Career Pathways and the Future of American Education
In the last couple weeks, Opportunity America, in concert with the Walton Family Foundation, released a compendium of essays entitled, “Unlocking America’s Future.” See here for the 12 essays and a video of the release. This is a provocative mix of perspectives from the right and the left. I wrote one of them, here, entitled, “Career Pathways: An American Moment.”
This is a strong collection of work, and many of these big ideas may just stick, but as I was reading these essays, I was reminded of what David Tyack and Larry Cuban shared with us in their 1995 book, Tinkering Toward Utopia: A Century of Public School Reform.
The message I took away from their work was not that change was impossible, but that in any complex, democratic system, large-scale transformation is often slower and more incremental than most of us want to see.
This is especially true in a time of divided, polarized government. As I write this, I’m taking the train from Washington, D.C. and was reminded of the battles that are brewing in our Supreme Court around college access and that the divide in the House and Senate doesn’t bode well for sweeping change.
However, there’s something to be said for steady, incremental change. While progress often feels glacial at the time, the system has moved. Standards, and disaggregation of data by race and gender are now accepted practice. We now have universal kindergarten and are expanding toward universal pre-K. Online courses for K-12, and college-level courses and industry-recognized credentials in high school are now common place. Access for all races, language speakers, and abilities, after hard-fought civil rights legislation, are now the norm. These are major shifts, but they didn’t happen overnight.
Career pathways is an idea that, in relative terms, is fairly rapidly changing what it means to become a young adult in this country.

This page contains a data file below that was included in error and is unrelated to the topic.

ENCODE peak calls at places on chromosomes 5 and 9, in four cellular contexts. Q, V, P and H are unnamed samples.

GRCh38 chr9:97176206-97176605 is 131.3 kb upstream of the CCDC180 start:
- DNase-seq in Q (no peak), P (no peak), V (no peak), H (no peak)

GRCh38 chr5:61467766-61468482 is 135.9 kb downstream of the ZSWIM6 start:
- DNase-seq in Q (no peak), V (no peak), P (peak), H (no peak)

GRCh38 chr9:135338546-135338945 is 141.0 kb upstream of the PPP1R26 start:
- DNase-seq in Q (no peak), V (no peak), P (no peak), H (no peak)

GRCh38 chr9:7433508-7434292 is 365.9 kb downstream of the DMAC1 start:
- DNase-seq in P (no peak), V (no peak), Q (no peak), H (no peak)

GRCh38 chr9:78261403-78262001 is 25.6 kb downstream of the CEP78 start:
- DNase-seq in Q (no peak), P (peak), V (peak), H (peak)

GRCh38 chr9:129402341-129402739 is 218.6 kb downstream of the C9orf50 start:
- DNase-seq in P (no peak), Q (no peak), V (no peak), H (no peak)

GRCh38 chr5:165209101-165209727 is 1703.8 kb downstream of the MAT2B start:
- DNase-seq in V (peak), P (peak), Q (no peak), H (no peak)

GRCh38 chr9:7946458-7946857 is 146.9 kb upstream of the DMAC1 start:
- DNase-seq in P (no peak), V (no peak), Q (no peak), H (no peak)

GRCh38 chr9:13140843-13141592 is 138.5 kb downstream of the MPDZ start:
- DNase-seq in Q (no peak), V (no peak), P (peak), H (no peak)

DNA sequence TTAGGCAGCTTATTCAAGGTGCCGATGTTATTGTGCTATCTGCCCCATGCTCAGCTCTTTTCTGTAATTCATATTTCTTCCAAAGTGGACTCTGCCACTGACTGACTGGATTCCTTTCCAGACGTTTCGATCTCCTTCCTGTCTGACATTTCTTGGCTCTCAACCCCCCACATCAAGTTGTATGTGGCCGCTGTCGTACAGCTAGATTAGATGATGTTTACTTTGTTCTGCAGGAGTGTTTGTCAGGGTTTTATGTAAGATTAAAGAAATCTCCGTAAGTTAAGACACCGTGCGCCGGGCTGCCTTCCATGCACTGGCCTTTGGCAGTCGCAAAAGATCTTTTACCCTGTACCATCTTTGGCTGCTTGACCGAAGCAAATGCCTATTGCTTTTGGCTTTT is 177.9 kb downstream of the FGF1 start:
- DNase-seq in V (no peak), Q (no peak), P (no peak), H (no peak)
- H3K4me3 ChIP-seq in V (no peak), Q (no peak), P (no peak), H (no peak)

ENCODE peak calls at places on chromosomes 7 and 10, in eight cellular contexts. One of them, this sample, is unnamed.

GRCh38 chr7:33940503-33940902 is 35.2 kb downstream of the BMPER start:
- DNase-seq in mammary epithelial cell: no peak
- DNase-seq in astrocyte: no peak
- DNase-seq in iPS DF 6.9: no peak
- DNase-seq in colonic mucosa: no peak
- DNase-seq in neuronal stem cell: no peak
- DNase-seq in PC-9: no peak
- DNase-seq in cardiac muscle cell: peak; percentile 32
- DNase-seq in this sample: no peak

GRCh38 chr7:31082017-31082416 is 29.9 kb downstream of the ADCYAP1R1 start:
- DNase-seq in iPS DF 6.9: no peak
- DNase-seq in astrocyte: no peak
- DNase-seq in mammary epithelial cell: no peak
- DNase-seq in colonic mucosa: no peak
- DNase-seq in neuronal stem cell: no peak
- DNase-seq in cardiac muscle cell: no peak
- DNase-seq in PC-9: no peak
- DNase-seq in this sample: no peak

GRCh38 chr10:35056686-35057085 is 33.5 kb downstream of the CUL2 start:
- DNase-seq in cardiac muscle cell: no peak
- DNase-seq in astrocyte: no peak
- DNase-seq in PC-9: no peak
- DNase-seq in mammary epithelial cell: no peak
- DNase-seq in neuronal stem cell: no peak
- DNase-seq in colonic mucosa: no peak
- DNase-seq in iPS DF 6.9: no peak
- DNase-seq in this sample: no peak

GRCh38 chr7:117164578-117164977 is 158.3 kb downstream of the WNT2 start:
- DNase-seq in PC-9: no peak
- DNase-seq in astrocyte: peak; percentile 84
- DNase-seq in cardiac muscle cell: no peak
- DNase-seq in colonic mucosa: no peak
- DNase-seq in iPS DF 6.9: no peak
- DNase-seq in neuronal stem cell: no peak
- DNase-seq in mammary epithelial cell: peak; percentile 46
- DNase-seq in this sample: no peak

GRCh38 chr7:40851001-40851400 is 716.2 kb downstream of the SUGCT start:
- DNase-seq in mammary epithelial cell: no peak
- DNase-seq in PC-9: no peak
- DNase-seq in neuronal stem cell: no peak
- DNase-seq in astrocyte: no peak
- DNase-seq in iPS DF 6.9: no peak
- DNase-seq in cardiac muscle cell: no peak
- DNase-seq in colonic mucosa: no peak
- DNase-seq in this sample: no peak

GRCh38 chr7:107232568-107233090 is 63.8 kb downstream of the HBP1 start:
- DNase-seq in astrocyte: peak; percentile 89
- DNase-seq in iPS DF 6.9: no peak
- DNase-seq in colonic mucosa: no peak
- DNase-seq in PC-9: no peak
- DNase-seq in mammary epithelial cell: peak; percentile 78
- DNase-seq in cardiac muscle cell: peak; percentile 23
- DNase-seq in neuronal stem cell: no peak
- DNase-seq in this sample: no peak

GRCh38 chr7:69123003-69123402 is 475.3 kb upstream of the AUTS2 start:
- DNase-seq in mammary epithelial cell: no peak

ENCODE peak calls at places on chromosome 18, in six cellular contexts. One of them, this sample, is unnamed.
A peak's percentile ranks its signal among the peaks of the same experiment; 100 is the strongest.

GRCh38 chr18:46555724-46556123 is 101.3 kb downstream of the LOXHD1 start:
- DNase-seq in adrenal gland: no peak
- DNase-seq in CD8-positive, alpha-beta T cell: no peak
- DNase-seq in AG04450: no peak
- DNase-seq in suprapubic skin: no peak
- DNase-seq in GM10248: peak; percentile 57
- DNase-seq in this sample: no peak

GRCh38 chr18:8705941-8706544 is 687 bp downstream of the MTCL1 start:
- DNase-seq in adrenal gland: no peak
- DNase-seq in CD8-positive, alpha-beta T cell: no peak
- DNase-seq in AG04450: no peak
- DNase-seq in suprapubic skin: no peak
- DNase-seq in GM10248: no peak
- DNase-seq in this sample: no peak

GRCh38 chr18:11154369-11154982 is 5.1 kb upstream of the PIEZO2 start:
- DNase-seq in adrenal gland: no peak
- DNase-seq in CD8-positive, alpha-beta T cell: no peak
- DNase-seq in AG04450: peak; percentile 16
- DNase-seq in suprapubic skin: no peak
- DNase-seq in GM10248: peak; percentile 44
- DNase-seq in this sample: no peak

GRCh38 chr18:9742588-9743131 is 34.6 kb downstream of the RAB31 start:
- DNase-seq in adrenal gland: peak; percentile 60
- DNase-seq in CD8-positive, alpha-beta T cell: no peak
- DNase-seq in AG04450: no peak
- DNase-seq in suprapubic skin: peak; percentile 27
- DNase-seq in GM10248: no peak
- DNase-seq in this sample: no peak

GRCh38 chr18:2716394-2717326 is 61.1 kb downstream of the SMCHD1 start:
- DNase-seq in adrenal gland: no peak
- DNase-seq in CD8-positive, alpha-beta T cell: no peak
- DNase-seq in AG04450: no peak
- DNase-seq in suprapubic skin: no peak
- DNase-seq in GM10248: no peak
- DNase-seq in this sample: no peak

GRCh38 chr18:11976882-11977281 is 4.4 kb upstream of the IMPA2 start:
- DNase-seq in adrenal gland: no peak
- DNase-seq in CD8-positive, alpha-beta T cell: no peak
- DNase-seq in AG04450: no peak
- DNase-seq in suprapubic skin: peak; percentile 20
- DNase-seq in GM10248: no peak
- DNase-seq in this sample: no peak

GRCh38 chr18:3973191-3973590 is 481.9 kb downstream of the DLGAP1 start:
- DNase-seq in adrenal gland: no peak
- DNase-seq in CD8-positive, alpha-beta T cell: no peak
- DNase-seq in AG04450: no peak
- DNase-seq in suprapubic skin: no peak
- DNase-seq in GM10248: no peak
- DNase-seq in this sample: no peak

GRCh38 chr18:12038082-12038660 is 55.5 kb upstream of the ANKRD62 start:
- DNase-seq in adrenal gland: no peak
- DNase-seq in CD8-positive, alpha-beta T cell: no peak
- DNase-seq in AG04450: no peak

We’re seeing our middle schools rethink their approach and the walls separating high school, college, and work melt away. Parents and educators are seeing this play out in real time. Students are engaging in meaningful work-based learning experiences, earning advanced college credits and industry-recognized credentials while still in high school.
So, even in divided government, when there is bipartisan support and the incentives for parents, students, policymakers, practitioners and employers make sense, things tend to move. As I wrote about in the American Moment, the recent growth of the career pathways effort nationally has been powerful, but there’s still a lot we don’t know.
For instance, since the ratios of students to guidance counselors are often 300:1, we don’t tend to do a very good job of helping young people make informed choices about their lives, what some call “career navigation.” And because the world of work is moving so fast, we often don’t do a great job of collaborating with employers to ensure that what we’re teaching is current and relevant.
To that end, this April, I’m going to be visiting some countries outside the U.S. to see what we can learn. More about that in the coming weeks.
- What Can the Rest of the World Teach Us about Career Pathways?
- Career Pathways in a Rapidly Changing World
- Meet the Local Students Helping Delaware “Reimagine Middle Grades”
- Career Pathways Have Been a Major Success in Delaware—How Can We Make them Even Better?
- Career Pathways in a Rapidly Changing World: A Look at Scotland